night photography … the wrong(ish) way.

This photo required a lot more post-processing than I normally do on an image, mostly because I have this dreamy, idealized vision of what a snowy city night looks like and I really wanted to re-create that in this photo.  But, another reason I had to be extra particular with this picture is because *sigh* I don’t practice what I preach.

Every time I teach a photography course I explain how vital a tripod is:  how crazy you will make yourself trying to get tack-sharp photos in low light conditions without one, and how much better your image quality will be if you can leave your ISO nice and low instead of cranking it up to avoid camera shake.  I didn’t have a tripod with me this particular evening.  I’ll beg a bit of understanding because I was on my way home from work, and, while I love to carry my camera with me everywhere to catch that perfect moment it’s a lot harder to force myself to also carry a tripod.  Eventually I do plan on adding a gorilla-pod to my gear arsenal, and then I will no longer have excuses.  But, in the meantime, I am forced to do things the hard/stupid way.  Which means shooting 8 – 12 frames of every composition with the shutter on continuous, holding my breath and trying to balance against a tree-trunk … just praying that 1 frame will come out clear enough to use.  So believe me when I tell you:  tripods are a must for an enjoyable night photography experience.  (But, if you’re as stubborn and determined as I am, you can make it work … although it’s not nearly as efficient!)

One of the trickiest things about this photograph was matching the colour to my mind’s memory.  When I see a city on a winter’s night, particularly when it’s snowing, the sky seems almost purple to me.  Of course, when you photograph the scene, odds are, you’re going to get something more like this:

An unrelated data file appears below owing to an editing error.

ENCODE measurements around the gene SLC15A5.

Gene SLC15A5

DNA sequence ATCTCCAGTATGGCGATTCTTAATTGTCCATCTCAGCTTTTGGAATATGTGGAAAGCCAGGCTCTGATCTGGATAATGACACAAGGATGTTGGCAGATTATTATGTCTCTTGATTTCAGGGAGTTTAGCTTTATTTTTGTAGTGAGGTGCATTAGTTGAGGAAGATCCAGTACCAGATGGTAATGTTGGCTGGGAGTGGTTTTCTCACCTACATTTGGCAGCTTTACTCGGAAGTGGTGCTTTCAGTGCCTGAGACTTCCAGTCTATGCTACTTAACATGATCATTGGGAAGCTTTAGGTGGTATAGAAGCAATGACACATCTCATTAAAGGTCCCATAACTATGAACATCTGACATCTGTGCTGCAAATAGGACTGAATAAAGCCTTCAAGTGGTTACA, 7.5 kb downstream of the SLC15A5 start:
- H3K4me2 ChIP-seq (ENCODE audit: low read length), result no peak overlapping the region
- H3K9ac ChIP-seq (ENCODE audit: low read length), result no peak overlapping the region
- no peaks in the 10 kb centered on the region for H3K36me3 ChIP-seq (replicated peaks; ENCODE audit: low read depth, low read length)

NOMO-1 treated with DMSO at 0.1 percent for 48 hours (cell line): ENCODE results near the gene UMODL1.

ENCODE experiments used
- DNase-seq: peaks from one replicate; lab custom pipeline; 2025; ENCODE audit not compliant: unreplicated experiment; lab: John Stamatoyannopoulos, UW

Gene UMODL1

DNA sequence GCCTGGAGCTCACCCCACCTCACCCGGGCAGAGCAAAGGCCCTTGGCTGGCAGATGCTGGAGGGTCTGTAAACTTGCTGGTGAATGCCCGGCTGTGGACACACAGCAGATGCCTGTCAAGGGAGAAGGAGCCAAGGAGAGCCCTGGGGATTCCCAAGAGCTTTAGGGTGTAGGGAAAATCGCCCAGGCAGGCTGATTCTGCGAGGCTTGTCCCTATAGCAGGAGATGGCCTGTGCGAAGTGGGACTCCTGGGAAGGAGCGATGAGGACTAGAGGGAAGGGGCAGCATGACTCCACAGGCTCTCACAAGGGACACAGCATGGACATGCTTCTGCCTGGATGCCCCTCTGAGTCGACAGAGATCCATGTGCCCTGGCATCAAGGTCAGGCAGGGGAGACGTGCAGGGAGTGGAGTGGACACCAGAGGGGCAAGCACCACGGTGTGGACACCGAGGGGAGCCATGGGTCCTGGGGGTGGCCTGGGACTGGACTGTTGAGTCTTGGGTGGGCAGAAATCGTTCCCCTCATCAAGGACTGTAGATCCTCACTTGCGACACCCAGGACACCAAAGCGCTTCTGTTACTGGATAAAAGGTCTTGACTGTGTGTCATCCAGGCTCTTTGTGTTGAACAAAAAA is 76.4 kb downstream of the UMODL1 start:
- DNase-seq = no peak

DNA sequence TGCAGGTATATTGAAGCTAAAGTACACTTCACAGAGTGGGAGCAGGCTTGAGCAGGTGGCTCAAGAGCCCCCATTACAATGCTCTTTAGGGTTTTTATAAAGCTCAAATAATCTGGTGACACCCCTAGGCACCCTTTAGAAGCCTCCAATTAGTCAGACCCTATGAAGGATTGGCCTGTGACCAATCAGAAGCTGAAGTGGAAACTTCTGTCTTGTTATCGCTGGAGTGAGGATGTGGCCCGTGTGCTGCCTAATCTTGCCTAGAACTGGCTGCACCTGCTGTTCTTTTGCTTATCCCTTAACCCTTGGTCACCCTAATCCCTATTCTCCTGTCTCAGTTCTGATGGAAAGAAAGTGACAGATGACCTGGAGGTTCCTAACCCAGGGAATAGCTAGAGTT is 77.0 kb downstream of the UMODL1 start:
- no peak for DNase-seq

City lights are often an overwhelming oxide orange and completely kill any other colour that you might see in the scene.

A more “accurate” white balance leaves the photo looking like this:

We’ve got white snow, but none of the magical orangey-purple contrast that I imagine.

In order to combine the two images, I opened them both in Photoshop and then placed one image on top of the other.  I used the luminosity (brightness) of the image to mask out darker areas of the orange image so that the blue sky would show through.  After tweaking the saturation and curves, I have an image that more closely fits the night as I remember it.

My favourite part about this image is the background:  the ice on the tree across the street was reflecting the street lights and it created some magical bokeh when pulled out of focus.  Definitely waiting for the next snowy night to go on another photo walk … this time WITH my tripod.

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2 responses

  1. I like the “accurate” WB shot. I know it isn’t how the scene appears under city street lights but the colour is very pleasant. I too tell people they need a tripod for the night time but often find myself out without one. Have you ever tried the beanbag technique?

    • Thanks for the advice. I do like the blue in the “accurately” balanced shot as well.
      I have heard of the beanbag technique, but I haven’t had a chance to try it- night photography has been a very sporadic interest ’til now. Looking forward to polishing my skills.

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